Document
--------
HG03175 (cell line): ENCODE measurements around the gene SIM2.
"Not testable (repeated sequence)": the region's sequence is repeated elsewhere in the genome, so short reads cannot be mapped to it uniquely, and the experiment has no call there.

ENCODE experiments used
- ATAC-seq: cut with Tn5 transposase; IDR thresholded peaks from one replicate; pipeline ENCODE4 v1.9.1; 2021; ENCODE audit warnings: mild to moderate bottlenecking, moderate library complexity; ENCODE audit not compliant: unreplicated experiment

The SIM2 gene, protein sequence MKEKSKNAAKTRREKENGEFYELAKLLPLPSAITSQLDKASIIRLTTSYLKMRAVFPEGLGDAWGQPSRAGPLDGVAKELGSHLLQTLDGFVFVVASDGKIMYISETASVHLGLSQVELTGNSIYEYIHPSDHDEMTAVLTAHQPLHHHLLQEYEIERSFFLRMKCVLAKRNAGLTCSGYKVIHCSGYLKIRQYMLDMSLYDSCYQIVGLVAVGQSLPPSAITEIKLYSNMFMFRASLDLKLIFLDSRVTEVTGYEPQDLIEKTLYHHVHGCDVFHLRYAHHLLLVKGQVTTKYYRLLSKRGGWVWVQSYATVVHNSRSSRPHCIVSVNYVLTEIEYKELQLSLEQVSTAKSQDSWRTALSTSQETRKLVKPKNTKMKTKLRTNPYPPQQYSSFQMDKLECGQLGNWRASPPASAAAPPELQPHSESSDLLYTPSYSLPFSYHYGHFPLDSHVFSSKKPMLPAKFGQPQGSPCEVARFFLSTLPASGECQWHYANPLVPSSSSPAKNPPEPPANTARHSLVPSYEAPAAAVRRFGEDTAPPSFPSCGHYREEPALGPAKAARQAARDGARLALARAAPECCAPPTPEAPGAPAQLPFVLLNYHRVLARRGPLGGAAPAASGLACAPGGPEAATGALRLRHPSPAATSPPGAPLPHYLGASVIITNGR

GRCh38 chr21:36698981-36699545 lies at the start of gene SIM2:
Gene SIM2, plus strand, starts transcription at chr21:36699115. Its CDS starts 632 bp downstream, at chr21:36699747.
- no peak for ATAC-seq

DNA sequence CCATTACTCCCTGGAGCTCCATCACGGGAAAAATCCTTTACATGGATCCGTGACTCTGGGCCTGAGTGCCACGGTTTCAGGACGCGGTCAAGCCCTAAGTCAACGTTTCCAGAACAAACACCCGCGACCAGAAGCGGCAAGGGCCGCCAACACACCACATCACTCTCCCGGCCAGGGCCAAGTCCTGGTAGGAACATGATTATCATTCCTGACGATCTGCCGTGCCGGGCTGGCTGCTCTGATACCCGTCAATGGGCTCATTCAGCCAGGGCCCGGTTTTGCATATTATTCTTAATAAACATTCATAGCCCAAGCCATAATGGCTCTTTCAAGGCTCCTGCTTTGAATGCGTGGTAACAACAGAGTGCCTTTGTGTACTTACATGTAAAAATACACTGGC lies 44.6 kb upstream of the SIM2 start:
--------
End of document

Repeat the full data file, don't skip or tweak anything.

HG03175 (cell line): ENCODE measurements around the gene SIM2.
"Not testable (repeated sequence)": the region's sequence is repeated elsewhere in the genome, so short reads cannot be mapped to it uniquely, and the experiment has no call there.

ENCODE experiments used
- ATAC-seq: cut with Tn5 transposase; IDR thresholded peaks from one replicate; pipeline ENCODE4 v1.9.1; 2021; ENCODE audit warnings: mild to moderate bottlenecking, moderate library complexity; ENCODE audit not compliant: unreplicated experiment

The SIM2 gene, protein sequence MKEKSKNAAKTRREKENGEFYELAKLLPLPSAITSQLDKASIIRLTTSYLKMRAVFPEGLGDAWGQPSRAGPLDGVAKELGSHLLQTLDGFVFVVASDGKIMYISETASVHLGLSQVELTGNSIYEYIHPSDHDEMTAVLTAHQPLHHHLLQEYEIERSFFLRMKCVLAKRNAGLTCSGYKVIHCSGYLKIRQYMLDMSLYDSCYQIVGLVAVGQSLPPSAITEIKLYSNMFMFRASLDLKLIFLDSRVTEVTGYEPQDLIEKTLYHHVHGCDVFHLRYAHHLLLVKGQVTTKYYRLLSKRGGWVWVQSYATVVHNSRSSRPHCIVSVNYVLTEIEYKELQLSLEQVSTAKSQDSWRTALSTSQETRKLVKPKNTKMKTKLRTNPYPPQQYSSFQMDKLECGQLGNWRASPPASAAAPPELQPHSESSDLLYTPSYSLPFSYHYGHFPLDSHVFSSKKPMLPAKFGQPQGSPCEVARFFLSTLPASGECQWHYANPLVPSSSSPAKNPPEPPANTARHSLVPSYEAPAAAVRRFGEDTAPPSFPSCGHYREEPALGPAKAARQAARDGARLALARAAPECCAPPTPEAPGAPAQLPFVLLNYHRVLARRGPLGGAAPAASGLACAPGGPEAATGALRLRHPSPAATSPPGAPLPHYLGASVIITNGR

GRCh38 chr21:36698981-36699545 lies at the start of gene SIM2:
Gene SIM2, plus strand, starts transcription at chr21:36699115. Its CDS starts 632 bp downstream, at chr21:36699747.
- no peak for ATAC-seq

DNA sequence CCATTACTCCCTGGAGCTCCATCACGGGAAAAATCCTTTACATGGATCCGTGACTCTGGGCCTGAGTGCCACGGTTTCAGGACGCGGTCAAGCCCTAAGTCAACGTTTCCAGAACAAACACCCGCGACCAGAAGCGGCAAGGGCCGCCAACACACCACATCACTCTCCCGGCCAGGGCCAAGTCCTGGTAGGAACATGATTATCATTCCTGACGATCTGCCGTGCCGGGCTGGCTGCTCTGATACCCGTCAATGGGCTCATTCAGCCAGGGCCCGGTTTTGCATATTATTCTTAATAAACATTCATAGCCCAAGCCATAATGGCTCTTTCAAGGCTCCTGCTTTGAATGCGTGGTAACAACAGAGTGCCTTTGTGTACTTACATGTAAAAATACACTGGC lies 44.6 kb upstream of the SIM2 start: